UK Government – The Poll Tax

Following entry is a record in the “Catalogue of Catastrophe” – a list of failed or troubled projects from around the word.

British Government – Prime Minister’s Office
Project : The Community Charge (the Poll Tax)
Project type: Changes to the taxation system
Date : Mar 1990
Cost : Unknown

Synopsis :
With politics likely to be a big part of the 2020 story, I thought I’d touch on how projects are sometimes the demise of politicians (even the highest and mightiest). As a case in point it’s worth thinking back to the days of Margret Thatcher in the United Kingdom and how her historic career was ended by a failed project. Despite becoming the first female Prime Minister of the United Kingdom and despite earning the reputation as the “Iron Lady”, her pet ‘poll tax’ project was the self-inflicted wound that brought her down.

Historically local services in the United Kingdom had been paid for through a tax on the value of homes. In such a system a fixed amount is charged for a given house independently of the number of people living in it. The net effect was that people in lower valued properties and those where there are many people living in a property, paid less than those living in high valued properties or those homes with fewer residents.

In Thatcher’s ideology such a system was an inequality. Politically, her view was that given that every citizen benefits from local services (water, sewer, policing, roads, etc.) every individual should pay. No matter how rich or poor, Thatcher saw it as a civic responsibility for each individual to contribute equally (with adjustments for students, those with very little income or others who were temporarily not in a position to pay fully). Thatcher’s vision dictated that the rich person cosseted in the Georgian mansion should pay the same as the poor person crammed into the Victorian slum.

In practical terms Thatcher’s ‘poll tax’ shifted the tax burden from those in the upper echelons of society to those at the lower end. As most will quickly see, such a shift is likely to be unpopular. There are more people at the lower end of the socio-economic scale than there are at the top, so the policy was clearly going to lack support. Despite her political capabilities and understanding of how to navigate the halls of power, it appears Mrs Thatcher had a blind spot. She failed to appreciate the basics of ‘Change Management‘ or how strong the ‘resistance to change’ reaction would be.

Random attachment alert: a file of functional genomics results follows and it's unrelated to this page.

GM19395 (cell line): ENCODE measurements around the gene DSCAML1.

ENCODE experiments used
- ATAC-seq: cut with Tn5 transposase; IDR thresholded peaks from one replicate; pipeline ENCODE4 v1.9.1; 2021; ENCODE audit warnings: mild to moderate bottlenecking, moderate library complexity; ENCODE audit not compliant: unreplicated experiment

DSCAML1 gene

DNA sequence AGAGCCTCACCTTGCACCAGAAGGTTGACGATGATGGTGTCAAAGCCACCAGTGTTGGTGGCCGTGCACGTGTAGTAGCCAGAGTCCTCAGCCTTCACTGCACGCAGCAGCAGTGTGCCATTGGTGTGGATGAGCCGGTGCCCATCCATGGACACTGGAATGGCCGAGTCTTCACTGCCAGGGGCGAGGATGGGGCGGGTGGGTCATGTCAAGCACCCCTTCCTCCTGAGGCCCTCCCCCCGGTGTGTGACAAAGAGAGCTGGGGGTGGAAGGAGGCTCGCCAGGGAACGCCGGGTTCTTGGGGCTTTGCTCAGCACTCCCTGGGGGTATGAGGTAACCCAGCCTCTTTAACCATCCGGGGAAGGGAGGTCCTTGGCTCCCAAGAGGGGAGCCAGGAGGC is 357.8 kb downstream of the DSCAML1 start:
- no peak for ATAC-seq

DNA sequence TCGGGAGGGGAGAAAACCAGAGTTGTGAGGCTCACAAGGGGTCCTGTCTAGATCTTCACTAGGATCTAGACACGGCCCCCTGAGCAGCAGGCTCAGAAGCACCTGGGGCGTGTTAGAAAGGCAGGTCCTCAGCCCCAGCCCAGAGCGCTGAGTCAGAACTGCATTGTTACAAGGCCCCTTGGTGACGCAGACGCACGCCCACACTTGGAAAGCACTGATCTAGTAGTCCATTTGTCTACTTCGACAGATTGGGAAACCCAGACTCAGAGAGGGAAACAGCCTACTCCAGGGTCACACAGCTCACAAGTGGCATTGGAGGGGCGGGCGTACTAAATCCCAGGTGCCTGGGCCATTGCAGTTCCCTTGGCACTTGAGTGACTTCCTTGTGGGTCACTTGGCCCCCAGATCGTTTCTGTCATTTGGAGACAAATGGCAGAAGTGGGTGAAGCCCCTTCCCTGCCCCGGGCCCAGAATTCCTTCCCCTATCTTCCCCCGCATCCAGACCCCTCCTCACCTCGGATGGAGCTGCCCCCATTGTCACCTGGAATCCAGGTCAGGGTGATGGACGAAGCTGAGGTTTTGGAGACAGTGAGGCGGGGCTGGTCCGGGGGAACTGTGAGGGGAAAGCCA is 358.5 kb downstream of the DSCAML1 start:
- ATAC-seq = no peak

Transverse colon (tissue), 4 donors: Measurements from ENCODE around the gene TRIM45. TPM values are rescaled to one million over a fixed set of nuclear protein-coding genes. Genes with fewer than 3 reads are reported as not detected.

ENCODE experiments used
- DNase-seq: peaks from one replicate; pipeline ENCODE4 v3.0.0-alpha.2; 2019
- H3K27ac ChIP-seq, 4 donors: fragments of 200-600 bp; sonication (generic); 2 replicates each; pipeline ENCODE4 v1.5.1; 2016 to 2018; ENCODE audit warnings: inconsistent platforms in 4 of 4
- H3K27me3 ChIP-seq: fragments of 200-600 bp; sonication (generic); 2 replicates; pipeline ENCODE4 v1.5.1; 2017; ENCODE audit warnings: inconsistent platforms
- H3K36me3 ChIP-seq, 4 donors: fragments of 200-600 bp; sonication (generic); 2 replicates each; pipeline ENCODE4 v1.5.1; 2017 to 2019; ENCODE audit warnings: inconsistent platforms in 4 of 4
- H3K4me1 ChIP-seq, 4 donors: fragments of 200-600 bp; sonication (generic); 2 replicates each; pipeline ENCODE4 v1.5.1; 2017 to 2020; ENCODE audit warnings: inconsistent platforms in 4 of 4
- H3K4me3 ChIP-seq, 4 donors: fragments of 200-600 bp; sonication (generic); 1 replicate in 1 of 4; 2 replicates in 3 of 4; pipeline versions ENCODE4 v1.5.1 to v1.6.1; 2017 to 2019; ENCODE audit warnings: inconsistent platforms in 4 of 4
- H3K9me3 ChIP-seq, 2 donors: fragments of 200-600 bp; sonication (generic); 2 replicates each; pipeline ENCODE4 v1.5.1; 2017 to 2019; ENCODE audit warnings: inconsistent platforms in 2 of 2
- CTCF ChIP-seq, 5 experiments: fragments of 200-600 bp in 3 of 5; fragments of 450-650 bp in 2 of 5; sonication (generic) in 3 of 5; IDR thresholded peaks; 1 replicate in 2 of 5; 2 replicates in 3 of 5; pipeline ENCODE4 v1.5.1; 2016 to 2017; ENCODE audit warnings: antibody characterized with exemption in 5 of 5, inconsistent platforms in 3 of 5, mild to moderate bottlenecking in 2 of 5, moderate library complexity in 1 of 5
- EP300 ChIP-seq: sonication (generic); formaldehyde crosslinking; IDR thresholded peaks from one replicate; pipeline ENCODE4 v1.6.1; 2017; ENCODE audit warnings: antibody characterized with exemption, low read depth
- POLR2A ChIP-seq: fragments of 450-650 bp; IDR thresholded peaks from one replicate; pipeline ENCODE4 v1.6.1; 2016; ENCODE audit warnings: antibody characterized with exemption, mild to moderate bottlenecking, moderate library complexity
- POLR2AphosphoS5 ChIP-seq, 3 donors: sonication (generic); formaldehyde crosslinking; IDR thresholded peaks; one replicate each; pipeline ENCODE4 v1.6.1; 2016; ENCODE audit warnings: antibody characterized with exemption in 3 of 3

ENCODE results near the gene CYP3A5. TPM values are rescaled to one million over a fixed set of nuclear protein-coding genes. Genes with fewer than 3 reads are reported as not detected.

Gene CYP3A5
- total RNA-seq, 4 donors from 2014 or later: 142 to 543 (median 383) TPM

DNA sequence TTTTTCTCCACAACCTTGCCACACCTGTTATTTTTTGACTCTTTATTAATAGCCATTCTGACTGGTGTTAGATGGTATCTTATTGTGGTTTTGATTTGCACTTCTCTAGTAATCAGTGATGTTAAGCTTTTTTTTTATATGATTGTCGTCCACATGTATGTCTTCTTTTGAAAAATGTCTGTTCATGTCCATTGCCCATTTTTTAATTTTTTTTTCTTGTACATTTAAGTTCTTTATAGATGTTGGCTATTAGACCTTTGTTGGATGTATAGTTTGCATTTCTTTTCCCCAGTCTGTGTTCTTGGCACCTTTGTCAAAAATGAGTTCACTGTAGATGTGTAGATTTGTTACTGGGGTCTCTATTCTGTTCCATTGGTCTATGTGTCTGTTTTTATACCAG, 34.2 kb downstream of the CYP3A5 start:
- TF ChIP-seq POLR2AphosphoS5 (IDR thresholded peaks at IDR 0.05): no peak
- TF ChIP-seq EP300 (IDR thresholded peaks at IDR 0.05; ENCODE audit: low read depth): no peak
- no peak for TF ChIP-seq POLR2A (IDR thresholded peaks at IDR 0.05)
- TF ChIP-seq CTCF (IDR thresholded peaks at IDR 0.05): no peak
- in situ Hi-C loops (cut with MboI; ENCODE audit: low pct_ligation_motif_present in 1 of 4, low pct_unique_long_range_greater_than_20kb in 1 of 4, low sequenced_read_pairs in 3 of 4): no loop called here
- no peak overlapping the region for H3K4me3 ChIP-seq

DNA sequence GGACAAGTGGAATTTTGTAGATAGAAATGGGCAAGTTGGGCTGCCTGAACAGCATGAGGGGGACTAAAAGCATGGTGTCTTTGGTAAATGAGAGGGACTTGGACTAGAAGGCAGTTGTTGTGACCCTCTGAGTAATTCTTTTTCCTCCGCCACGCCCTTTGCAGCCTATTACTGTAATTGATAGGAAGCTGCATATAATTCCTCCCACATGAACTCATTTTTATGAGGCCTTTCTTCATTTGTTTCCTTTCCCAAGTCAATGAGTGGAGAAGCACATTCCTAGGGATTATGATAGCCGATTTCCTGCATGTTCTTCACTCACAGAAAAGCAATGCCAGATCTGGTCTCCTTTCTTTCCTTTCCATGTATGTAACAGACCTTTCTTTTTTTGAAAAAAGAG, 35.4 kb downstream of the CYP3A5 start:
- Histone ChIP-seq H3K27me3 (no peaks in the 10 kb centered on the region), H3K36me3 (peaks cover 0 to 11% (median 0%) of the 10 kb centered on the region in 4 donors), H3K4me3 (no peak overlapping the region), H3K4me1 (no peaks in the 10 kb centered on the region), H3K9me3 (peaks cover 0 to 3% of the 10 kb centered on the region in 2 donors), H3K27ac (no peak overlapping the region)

Despite the clear and present risk, Thatcher used her personal political capital to make the new policy the law of the land. Ignoring the input of her advisors and despite a clear public backlash, the new tax system went into effective in Apr 1990. The reaction was swift and harsh. The United Kingdom was rocked by riots as political fault lines fractured in the streets.

Politicians are elected by the public, but to stay in power, political leaders need the support of their party. The riots were the blood the dissenters in Thatcher’s Conservative party had been waiting for and by November the iron lady’s power had been melted down. Losing the confidence of her party, she resigned and was replaced by John Major. The poll tax policy was reversed and taxes on local services reverted to a model akin to what had been in place before.

Although Thatcher’s legacy is long and multi-faceted, the poll tax will forever been seen as the black mark that finalized her political demise.

Contributing factors as reported in the press :
Lack of shared vision. Failure to understand ‘change management’ principles. Attempting to drive through a politically unpopular project simply through force of will. Lack of situational awareness. Arrogance (ideology over common sense and a failure to listen to staff, experts and stakeholders).

Reference links :

  1. Poll tax (Great Britain)
  2. Witness: Thatcher’s dramatic 1990 fall – “Stabbed in the front”


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